... view of someone in France
... view of someone in France
GLYCOL ETHERS INFORMATION UPDATE
Proposes Delisting of Ethylene Glycol Butyl Ether (EGBE)
a Hazardous Air Pollutant
Protection Agency (EPA) announced on November 5, 2003 that it would
shortly be publishing in the Federal Register its proposal to delist
ethylene glycol butyl ether (EGBE) from the Clean Air Act Amendments' (CAAA)
list of Hazardous Air Pollutants (HAPs). An EPA decision to delist would
mean that EGBE would no longer be subject to the CAAA's Maximum
Achievable Control Technology (MACT) requirements, or its residual risk
and other requirements. EPA
will be receiving comments for 60 days after Federal Register
publication and will hold a public hearing if requested.
Chemistry Council Ethylene Glycol Ethers Panel (ACC Panel) filed a
petition in August 1997 showing why the available evidence indicated
that EGBE should be delisted. EPA
found the petition complete as of December 21, 1998, and sought comments
on the petition on August 3, 1999 (64 Fed. Reg. 42125).
All submitted comments supported the petition.
EPA is directed
under the CAAA to delist HAPs if there are "adequate data on the
health and environmental effects of the substance to determine that
emissions, ambient concentrations, bioaccumulation or deposition of the
substance may not reasonably be anticipated to cause any adverse effects
to human health or adverse environmental effects," Section
112(b)(3)(C). The Federal Register proposal (available at http://www.epa.gov/airlinks/airlinks1.html)
indicates the Agency has found the data on EGBE meets this standard.
EPA finds wide
margins of safety (“Hazard Quotients”) between estimated maximum
exposures and lowest toxicity effect levels.
Specifically, EPA states maximum human exposures will be 16 to 50
times lower than the lowest level expected to pose any risk to human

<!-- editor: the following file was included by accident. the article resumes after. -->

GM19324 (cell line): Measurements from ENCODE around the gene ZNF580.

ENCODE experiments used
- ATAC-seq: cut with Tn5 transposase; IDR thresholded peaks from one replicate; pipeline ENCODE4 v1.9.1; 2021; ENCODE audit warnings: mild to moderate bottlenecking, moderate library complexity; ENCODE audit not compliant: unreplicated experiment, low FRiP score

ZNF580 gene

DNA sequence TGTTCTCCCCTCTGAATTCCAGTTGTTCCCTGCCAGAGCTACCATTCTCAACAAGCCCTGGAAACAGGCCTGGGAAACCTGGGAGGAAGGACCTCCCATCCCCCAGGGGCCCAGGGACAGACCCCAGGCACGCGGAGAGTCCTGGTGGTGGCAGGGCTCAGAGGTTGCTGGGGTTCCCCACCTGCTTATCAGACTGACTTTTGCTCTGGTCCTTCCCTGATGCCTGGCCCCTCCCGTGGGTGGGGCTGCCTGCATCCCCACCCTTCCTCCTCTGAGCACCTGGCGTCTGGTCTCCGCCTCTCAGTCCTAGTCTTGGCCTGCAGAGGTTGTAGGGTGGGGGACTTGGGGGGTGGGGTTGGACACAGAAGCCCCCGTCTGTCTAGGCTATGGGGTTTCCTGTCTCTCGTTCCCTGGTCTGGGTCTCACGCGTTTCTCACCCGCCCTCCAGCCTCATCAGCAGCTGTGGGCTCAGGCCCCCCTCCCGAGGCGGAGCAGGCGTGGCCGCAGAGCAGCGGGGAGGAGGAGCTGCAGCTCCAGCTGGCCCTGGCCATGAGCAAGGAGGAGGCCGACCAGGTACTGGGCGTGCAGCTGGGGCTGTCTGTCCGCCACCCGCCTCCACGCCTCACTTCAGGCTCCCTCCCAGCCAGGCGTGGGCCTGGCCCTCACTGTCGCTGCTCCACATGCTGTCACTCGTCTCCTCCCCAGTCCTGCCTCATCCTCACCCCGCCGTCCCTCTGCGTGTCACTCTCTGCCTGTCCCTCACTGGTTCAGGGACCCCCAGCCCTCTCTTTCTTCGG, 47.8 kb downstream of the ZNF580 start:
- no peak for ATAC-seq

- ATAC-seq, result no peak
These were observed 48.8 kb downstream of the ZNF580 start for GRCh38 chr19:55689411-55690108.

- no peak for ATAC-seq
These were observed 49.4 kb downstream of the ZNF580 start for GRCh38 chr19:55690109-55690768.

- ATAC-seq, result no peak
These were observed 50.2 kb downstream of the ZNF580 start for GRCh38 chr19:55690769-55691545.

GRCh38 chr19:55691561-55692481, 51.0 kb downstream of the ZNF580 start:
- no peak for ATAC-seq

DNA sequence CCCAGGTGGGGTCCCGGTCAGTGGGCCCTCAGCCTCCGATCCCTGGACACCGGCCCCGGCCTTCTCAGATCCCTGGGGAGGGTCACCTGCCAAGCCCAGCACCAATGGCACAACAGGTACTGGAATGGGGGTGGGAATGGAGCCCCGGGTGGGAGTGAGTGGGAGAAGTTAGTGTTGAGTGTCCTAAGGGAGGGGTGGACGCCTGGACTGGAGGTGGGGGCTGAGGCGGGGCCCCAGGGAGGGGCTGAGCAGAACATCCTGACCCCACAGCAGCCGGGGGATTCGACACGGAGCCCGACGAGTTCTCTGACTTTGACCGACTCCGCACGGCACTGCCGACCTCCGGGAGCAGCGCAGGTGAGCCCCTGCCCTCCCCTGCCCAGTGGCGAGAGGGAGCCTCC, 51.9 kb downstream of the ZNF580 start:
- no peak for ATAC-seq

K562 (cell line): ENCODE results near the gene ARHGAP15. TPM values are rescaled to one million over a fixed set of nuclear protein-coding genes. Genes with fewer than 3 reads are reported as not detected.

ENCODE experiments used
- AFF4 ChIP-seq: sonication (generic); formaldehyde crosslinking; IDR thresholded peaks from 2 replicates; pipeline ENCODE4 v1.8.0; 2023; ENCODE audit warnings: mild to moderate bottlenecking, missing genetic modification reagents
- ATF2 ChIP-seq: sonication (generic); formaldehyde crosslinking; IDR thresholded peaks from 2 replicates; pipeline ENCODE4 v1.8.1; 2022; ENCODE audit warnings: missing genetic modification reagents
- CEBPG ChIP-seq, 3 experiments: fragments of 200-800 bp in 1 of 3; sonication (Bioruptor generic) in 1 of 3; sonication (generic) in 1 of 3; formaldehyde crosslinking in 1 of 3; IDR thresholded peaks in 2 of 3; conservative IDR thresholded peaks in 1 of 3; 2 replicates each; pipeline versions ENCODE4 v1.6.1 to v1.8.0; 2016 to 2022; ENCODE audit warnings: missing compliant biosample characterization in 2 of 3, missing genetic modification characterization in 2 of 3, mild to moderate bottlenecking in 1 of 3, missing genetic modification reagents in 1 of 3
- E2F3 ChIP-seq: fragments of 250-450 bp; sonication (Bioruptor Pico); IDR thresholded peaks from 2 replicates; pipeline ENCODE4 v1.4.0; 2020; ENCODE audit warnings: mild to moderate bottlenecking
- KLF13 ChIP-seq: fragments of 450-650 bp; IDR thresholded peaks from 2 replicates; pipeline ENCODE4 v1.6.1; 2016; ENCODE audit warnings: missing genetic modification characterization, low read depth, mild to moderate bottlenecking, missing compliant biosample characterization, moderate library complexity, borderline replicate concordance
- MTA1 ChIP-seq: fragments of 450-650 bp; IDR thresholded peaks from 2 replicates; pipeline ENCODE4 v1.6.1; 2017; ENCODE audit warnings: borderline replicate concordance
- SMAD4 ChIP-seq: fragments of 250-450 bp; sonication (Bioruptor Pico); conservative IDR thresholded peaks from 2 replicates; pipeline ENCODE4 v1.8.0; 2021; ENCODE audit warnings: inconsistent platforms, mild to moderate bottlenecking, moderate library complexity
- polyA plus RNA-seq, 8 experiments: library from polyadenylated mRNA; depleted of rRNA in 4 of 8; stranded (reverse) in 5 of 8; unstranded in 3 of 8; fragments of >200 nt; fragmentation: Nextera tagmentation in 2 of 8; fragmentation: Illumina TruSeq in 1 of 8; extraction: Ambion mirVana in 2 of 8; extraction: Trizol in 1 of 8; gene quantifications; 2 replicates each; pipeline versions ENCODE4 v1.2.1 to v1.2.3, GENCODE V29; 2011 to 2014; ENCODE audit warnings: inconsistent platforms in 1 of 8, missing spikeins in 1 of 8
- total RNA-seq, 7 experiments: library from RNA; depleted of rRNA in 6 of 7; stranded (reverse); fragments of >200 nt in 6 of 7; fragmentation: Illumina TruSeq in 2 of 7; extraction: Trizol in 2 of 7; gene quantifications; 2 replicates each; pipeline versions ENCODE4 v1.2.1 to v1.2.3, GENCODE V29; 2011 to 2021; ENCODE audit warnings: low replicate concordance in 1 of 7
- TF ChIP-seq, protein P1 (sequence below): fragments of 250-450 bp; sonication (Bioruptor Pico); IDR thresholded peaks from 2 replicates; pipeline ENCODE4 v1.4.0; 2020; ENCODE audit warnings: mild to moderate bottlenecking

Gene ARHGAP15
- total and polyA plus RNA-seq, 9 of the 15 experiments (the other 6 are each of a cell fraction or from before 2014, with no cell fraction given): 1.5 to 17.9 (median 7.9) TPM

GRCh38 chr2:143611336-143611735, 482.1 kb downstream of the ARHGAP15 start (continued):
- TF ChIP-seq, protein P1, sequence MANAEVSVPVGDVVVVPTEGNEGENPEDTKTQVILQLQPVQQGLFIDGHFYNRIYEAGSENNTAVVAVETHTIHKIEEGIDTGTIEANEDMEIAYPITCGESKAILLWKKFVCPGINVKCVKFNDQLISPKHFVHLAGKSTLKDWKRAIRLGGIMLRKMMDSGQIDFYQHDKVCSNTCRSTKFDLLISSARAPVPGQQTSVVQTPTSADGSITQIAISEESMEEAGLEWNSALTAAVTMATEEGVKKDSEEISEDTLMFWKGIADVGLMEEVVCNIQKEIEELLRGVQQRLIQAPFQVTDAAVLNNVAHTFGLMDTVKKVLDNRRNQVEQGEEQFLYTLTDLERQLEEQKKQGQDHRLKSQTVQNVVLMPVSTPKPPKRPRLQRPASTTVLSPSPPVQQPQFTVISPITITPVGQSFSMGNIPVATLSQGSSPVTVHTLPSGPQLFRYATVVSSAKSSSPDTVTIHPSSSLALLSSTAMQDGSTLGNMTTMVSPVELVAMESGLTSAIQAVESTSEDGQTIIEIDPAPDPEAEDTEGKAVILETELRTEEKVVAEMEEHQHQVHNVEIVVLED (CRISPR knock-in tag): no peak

health. Thus, EPA concludes: “[W]e
judge that the potential for human health and environmental effects
[from EGBE] is sufficiently low to provide reasonable assurance that
such adverse effects will not occur.”
EPA also notes that
exposure estimates were “at least a factor of 2” higher than what
the Agency expects would be the maximum individual exposure and “at
least an order of magnitude” less than the Agency’s Reference
Concentration (RfC) (the level below which the Agency does not expect
any adverse health effects).
EPA also reviewed
the numerous toxicity studies of EGBE.
The proposal includes extensive Agency scientific interpretation
of all the toxicity studies (including lifetime animal studies that
investigated chronic effects including cancer).
The Agency finds these data fully support its RfC for EGBE issued
in 1999. EPA includes in
the proposal its most recent interpretation of the NTP study of cancer
in mice and rats and concludes that extensive data show that its 1999
RfC is “sufficient” to prevent any cancer risk to humans.”
For an historical
perspective of the delisting petition, please review the Information
Update on the Panel’s website (http://egep.org/delist6.htm).
Delisting of Ethylene Glycol Butyl Ether (EGBE) as a Hazardous Air
Pollutant — November 2003
This information is brought to you by the member companies
of the American Chemistry Council CHEMSTARâ Ethylene Glycol Ethers Panel: The Dow
Chemical Company, Eastman Chemical Company, Equistar Chemicals, LP, and
Shell Chemical Company. For
more information, please call your supplier representative, or Dr. Susan
A. Lewis, Manager of the EGE Panel at (703) 741-5635 or by E-Mail:
fair use Home Page for this info http://www.egep.org/index.shtml
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